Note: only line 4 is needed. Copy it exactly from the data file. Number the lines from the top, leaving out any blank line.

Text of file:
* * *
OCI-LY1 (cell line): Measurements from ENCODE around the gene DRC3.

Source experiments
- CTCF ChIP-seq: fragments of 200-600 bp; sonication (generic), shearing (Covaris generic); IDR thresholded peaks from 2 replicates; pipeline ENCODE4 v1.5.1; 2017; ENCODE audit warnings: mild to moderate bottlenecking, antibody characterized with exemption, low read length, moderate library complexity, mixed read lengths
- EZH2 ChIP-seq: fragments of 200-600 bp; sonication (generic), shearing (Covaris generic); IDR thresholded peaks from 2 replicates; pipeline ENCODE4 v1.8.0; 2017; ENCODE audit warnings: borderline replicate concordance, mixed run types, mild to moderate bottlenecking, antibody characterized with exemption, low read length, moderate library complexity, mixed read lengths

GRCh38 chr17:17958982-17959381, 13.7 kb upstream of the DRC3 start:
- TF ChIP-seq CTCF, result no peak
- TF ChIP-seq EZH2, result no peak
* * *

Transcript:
- EZH2 ChIP-seq: fragments of 200-600 bp; sonication (generic), shearing (Covaris generic); IDR thresholded peaks from 2 replicates; pipeline ENCODE4 v1.8.0; 2017; ENCODE audit warnings: borderline replicate concordance, mixed run types, mild to moderate bottlenecking, antibody characterized with exemption, low read length, moderate library complexity, mixed read lengths